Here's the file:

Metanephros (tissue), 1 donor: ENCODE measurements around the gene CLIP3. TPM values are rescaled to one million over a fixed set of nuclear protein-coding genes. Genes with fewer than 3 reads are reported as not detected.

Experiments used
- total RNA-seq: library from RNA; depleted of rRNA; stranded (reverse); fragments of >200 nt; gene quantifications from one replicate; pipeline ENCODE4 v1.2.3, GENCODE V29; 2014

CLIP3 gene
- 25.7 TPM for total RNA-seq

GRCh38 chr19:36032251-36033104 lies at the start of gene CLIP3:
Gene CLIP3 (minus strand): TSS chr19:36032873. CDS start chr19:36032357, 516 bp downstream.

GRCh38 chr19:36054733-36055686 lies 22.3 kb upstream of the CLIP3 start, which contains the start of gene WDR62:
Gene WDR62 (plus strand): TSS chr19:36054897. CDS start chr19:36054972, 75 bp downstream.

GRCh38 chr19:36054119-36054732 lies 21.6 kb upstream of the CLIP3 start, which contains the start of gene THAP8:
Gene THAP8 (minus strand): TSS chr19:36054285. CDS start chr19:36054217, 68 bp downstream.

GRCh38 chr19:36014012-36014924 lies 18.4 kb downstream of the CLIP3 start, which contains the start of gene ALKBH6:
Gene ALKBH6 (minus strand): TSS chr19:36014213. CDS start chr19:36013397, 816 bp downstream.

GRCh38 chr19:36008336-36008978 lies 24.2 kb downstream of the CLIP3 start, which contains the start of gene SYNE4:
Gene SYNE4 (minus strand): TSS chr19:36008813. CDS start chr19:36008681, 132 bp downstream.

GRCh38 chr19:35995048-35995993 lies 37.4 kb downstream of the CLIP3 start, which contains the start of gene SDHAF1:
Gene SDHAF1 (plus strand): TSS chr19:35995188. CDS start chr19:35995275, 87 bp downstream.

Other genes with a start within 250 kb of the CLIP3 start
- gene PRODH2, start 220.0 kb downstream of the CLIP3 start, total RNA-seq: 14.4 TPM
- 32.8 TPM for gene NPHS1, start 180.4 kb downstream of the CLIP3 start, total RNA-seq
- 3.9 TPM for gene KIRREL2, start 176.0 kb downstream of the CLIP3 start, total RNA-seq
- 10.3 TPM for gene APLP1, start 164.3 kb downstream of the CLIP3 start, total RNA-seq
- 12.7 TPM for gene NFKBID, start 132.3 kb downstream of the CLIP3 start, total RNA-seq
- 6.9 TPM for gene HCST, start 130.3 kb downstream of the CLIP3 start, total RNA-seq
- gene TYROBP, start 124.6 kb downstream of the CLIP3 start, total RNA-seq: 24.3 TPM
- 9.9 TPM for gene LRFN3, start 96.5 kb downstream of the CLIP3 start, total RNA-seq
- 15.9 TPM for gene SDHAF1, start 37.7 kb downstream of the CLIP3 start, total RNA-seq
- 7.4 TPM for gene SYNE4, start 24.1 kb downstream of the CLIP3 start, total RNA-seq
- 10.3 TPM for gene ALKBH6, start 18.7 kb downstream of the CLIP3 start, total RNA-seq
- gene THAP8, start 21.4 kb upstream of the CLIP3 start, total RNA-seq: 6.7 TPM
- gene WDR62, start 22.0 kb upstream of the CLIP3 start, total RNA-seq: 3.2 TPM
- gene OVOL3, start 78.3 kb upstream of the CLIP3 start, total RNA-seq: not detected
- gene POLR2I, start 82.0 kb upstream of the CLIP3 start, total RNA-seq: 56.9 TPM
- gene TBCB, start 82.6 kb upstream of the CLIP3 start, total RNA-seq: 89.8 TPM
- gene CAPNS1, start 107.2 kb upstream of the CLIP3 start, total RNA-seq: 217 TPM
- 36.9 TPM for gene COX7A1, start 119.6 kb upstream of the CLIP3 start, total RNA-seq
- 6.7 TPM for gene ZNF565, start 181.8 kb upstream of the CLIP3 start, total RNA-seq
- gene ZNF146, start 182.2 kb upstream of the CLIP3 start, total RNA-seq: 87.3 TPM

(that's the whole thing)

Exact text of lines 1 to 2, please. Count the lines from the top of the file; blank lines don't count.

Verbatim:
Metanephros (tissue), 1 donor: ENCODE measurements around the gene CLIP3. TPM values are rescaled to one million over a fixed set of nuclear protein-coding genes. Genes with fewer than 3 reads are reported as not detected.

Experiments used